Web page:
Guardian : Bomb plot targeted seven Heathrow flights, court told

Thursday, April 03, 2008

Bomb plot targeted seven Heathrow flights, court told

Haroon Siddique and agencies | | April 3, 2008

Seven transatlantic flights carrying hundreds of passengers would have been "entirely at the mercy of suicide bombers" if a plot to blow the planes up had succeeded, a court was told today.

Peter Wright QC said eight men on trial at Woolwich crown court intended to smuggle a "deadly cargo" of homemade liquid explosives aboard the aircraft, detonating them to kill an "unwitting civilian population".

The prosecutor told how two of the defendants were watched by police as they met in Walthamstow, north-east London, on August 9 2006.

He told jurors they might conclude from the evidence that the accused were "almost ready to put their plot into practice" at the time of their arrest.

"The disaster they contemplated was not long off," Wright said.

"They were prepared to board an aircraft with the necessary ingredients and equipment to construct and detonate a device that would bring about not only the loss of their own lives, but also all of those who happened by chance to be taking the same journey."

Abdulla Ahmed Ali and Assad Sarwar "shared a common interest", he told the court.

"It was an interest in which they were actively engaged at the time in other areas, an interest that involved inflicting heavy casualties on an unwitting civilian population, all in the name of Islam," he added.

"Unfortunately for these men, but to the considerable good fortune of those that were their intended targets of those devices, their activities had come to the attention of the police."

He described Ali, Sarwar and Mohammed Gulzar as the main men behind the plot.

A computer memory stick recovered from Ali contained details of "flight timetables, baggage information, security advice in respect of restricted items and other information about Heathrow airport", the court heard.

Although Ali claimed the information related to holiday destinations, Wright said: "Those interested in the fruits of this research appeared merely interested in a one-way flight."

Seven flights on commercial airliners, each with a passenger capacity of between 285 and 241 people, had been highlighted on the memory stick, the court was told.

"If each of these aircraft was successfully blown up, the potential for loss of life was indeed considerable," Wright said.

The flights allegedly targeted included aircraft bound for Montreal and Toronto in Canada, and the US cities of San Francisco, Washington, Chicago and New York.

All departed daily from Heathrow's Terminal 3 between 2.15pm and 4.50pm.

The fact that the planes all left at similar times meant they would be "entirely at the mercy of the suicide bombers who happened to be on board with their explosive devices", Wright said.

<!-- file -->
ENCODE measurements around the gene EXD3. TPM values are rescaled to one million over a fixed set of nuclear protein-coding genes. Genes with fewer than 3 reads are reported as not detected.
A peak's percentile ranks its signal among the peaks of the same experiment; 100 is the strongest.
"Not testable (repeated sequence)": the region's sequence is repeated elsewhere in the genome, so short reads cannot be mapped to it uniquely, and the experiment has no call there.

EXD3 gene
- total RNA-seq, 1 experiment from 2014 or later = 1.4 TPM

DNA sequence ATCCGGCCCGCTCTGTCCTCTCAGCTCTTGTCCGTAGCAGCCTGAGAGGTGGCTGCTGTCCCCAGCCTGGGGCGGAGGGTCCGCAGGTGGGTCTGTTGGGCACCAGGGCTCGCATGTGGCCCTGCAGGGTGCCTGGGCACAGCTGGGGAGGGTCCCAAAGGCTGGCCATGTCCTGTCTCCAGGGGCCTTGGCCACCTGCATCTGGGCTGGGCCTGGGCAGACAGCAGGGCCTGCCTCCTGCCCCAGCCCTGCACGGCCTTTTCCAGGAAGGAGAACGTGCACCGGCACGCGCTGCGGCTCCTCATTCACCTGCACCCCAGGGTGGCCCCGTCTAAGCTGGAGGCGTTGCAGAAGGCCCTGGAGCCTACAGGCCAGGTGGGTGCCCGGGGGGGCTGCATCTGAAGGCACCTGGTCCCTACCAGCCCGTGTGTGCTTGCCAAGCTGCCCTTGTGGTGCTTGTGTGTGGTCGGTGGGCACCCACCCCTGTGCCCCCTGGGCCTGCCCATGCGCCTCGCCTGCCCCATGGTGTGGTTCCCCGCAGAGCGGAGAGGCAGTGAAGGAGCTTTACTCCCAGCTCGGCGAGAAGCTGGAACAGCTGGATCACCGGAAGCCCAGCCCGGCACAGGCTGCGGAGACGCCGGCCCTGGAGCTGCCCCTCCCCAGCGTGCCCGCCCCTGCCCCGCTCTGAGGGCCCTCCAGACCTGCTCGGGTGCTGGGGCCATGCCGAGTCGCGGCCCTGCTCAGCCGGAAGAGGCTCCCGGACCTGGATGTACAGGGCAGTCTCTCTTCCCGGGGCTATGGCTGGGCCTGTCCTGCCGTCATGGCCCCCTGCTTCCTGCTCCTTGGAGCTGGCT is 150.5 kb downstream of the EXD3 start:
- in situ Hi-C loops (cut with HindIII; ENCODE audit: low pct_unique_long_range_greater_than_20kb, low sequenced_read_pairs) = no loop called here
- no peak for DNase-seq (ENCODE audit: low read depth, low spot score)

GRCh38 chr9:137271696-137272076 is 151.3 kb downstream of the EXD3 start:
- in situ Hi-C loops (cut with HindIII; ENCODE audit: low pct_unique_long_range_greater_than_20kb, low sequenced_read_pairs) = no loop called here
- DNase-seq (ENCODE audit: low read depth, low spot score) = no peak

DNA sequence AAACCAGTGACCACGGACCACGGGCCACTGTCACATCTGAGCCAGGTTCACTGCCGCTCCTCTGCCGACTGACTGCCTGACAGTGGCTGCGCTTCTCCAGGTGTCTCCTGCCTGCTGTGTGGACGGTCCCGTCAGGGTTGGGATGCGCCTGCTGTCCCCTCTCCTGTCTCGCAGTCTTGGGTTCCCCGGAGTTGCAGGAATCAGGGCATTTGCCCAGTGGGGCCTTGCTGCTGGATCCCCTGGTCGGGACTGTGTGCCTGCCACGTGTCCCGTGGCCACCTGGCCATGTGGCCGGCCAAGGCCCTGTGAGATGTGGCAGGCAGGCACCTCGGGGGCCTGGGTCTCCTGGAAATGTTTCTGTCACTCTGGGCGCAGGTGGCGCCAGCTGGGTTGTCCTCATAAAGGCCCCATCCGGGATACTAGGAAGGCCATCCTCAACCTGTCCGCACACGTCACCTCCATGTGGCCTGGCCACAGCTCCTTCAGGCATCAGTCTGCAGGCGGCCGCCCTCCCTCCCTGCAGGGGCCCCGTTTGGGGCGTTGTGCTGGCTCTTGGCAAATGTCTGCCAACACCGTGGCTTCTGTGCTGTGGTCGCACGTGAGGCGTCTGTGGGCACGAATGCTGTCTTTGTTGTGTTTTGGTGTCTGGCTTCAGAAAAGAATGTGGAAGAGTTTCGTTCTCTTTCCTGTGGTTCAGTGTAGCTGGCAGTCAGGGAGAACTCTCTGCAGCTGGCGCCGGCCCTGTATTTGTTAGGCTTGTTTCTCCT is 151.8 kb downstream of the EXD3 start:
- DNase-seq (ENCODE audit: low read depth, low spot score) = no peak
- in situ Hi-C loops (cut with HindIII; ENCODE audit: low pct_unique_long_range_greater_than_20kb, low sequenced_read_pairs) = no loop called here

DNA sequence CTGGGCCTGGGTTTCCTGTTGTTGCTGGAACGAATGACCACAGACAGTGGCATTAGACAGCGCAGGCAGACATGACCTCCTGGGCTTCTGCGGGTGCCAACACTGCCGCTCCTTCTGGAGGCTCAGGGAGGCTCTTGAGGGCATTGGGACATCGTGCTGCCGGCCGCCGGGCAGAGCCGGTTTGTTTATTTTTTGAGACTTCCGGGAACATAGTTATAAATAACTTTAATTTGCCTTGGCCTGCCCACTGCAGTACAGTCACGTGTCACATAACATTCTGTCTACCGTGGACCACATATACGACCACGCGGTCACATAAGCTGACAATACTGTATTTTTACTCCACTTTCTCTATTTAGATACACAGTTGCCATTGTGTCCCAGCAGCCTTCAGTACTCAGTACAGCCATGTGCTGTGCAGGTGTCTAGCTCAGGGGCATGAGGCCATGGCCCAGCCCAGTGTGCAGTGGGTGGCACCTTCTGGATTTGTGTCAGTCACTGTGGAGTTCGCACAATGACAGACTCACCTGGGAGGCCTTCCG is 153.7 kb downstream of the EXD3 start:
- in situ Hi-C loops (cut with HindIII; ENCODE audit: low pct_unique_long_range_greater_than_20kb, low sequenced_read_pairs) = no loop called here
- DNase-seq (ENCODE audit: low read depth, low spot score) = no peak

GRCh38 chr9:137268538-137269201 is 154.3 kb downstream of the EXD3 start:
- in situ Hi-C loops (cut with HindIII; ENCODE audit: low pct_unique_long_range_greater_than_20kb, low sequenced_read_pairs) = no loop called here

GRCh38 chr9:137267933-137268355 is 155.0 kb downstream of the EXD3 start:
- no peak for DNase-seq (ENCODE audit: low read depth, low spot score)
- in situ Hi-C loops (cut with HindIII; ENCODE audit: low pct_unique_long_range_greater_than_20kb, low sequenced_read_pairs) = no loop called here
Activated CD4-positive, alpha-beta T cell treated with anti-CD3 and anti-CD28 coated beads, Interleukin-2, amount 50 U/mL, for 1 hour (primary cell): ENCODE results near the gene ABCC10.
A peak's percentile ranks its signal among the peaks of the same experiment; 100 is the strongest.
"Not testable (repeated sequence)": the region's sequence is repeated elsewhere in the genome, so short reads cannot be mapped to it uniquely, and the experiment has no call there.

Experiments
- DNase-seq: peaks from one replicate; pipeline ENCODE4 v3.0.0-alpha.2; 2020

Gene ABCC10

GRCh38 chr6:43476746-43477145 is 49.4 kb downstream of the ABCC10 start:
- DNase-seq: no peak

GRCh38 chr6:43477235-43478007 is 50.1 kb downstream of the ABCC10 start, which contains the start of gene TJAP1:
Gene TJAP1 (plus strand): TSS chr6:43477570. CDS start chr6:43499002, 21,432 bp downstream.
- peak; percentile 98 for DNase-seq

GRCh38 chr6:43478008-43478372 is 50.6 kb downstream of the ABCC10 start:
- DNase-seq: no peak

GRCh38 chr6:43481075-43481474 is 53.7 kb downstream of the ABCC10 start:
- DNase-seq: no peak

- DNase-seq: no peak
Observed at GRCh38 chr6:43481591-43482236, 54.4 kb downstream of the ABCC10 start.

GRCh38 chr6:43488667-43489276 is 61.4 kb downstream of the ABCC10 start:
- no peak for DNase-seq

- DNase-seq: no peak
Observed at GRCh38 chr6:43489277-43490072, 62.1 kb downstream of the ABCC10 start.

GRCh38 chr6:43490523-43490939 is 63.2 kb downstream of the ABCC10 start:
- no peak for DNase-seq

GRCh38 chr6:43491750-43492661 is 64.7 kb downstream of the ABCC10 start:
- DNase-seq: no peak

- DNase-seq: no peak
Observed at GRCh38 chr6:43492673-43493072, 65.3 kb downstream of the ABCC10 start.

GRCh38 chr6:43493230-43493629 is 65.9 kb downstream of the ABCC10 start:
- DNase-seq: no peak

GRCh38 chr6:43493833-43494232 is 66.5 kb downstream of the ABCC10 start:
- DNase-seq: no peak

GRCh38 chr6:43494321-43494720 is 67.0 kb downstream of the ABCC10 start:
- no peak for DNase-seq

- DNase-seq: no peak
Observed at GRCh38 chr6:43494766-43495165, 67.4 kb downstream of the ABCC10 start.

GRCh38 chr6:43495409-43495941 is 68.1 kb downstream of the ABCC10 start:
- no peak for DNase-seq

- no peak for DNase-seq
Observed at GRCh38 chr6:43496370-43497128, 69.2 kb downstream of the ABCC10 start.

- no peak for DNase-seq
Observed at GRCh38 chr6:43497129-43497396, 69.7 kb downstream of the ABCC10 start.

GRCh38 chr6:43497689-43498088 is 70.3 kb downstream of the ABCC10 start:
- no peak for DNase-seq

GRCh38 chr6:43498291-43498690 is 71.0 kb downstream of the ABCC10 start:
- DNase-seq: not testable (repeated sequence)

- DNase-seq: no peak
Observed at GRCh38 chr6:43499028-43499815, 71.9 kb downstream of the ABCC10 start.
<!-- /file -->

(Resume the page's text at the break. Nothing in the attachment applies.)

The court was told that hydrogen peroxide would be the main ingredient used to bring the planes down.

Although hydrogen peroxide is legal, it would have been combined with organic materials to create an explosive mixture.

Wright said the conspirators planned to use a syringe to insert the explosive liquid into the base of 500ml bottles of Oasis and Lucozade in order to smuggle it on board the aircraft.

They would then top the bottles with a soft drink called Tang.

The mixture would be detonated by another substance concealed within batteries, jurors were told.

Wright claimed that entries in Ali's diaries "amount to a blueprint" for certain aspects of the plot. On one page, he wrote: "Decide on which battery to use for D, small is best."

In a separate entry, he wrote: "Select date, five days before jet. All link up. Dirty mag to distract, condom. One drink use, other keep in pocket, maybe will not get through. Plus keys and chewing gum on the D in the electronic device."

Wright said Ali had "chosen to lie" when asked by police about the diary entries, claiming he could not remember their significance.

The men deny conspiring to murder between January 1 and August 11 2006 and conspiring to commit an act of violence likely to endanger the safety of an aircraft between the same dates.

The accused are Ali, aka Ahmed Ali Khan, 27, of Walthamstow; Sarwar, 27, of High Wycombe; Tanvir Hussain, 27, of no fixed address; Gulzar, 26, of Barking, east London; Ibrahim Savant, 27, of Walthamstow; Arafat Waheed Khan, 26, of Walthamstow; Waheed Zaman, 23, also of Walthamstow; and Umar Islam, aka Brian Young, 29, of High Wycombe.

The trial is expected to last up to eight months.

The seven flights allegedly targeted:

1415 United Airlines Flight 931 to San Francisco

1500 Air Canada Flight 849 to Toronto

1515 Air Canada Flight 865 to Montreal

1540 United Airlines Flight 959 to Chicago

1620 United Airlines Flight 925 to Washington

1635 American Airlines Flight 139 to New York

1650 American Airlines Flight 91 to Chicago